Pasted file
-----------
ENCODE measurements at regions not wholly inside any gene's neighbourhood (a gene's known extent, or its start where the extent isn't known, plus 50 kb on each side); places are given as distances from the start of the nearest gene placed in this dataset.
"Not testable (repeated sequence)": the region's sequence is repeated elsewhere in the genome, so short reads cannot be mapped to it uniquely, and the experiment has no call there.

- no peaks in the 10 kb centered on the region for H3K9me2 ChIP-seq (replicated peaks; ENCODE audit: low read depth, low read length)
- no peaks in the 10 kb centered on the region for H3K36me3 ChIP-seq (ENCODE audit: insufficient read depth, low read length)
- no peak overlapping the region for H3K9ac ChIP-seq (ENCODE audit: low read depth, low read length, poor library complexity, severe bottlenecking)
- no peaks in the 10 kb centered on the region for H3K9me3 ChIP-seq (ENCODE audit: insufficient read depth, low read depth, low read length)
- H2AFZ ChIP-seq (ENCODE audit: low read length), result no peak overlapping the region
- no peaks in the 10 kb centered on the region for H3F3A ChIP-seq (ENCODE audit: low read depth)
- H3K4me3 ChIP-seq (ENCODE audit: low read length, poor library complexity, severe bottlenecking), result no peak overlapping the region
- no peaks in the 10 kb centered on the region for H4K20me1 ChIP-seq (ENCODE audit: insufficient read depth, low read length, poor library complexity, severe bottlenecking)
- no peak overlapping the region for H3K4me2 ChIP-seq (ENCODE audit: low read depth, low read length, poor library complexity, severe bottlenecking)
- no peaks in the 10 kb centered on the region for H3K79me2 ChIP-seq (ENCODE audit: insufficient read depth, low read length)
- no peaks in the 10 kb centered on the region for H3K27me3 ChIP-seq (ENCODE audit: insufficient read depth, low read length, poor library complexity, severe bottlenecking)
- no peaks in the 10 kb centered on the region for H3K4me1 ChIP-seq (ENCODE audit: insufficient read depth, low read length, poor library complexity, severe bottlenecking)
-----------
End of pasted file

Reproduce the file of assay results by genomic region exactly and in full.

ENCODE measurements at regions not wholly inside any gene's neighbourhood (a gene's known extent, or its start where the extent isn't known, plus 50 kb on each side); places are given as distances from the start of the nearest gene placed in this dataset.
"Not testable (repeated sequence)": the region's sequence is repeated elsewhere in the genome, so short reads cannot be mapped to it uniquely, and the experiment has no call there.

- no peaks in the 10 kb centered on the region for H3K9me2 ChIP-seq (replicated peaks; ENCODE audit: low read depth, low read length)
- no peaks in the 10 kb centered on the region for H3K36me3 ChIP-seq (ENCODE audit: insufficient read depth, low read length)
- no peak overlapping the region for H3K9ac ChIP-seq (ENCODE audit: low read depth, low read length, poor library complexity, severe bottlenecking)
- no peaks in the 10 kb centered on the region for H3K9me3 ChIP-seq (ENCODE audit: insufficient read depth, low read depth, low read length)
- H2AFZ ChIP-seq (ENCODE audit: low read length), result no peak overlapping the region
- no peaks in the 10 kb centered on the region for H3F3A ChIP-seq (ENCODE audit: low read depth)
- H3K4me3 ChIP-seq (ENCODE audit: low read length, poor library complexity, severe bottlenecking), result no peak overlapping the region
- no peaks in the 10 kb centered on the region for H4K20me1 ChIP-seq (ENCODE audit: insufficient read depth, low read length, poor library complexity, severe bottlenecking)
- no peak overlapping the region for H3K4me2 ChIP-seq (ENCODE audit: low read depth, low read length, poor library complexity, severe bottlenecking)
- no peaks in the 10 kb centered on the region for H3K79me2 ChIP-seq (ENCODE audit: insufficient read depth, low read length)
- no peaks in the 10 kb centered on the region for H3K27me3 ChIP-seq (ENCODE audit: insufficient read depth, low read length, poor library complexity, severe bottlenecking)
- no peaks in the 10 kb centered on the region for H3K4me1 ChIP-seq (ENCODE audit: insufficient read depth, low read length, poor library complexity, severe bottlenecking)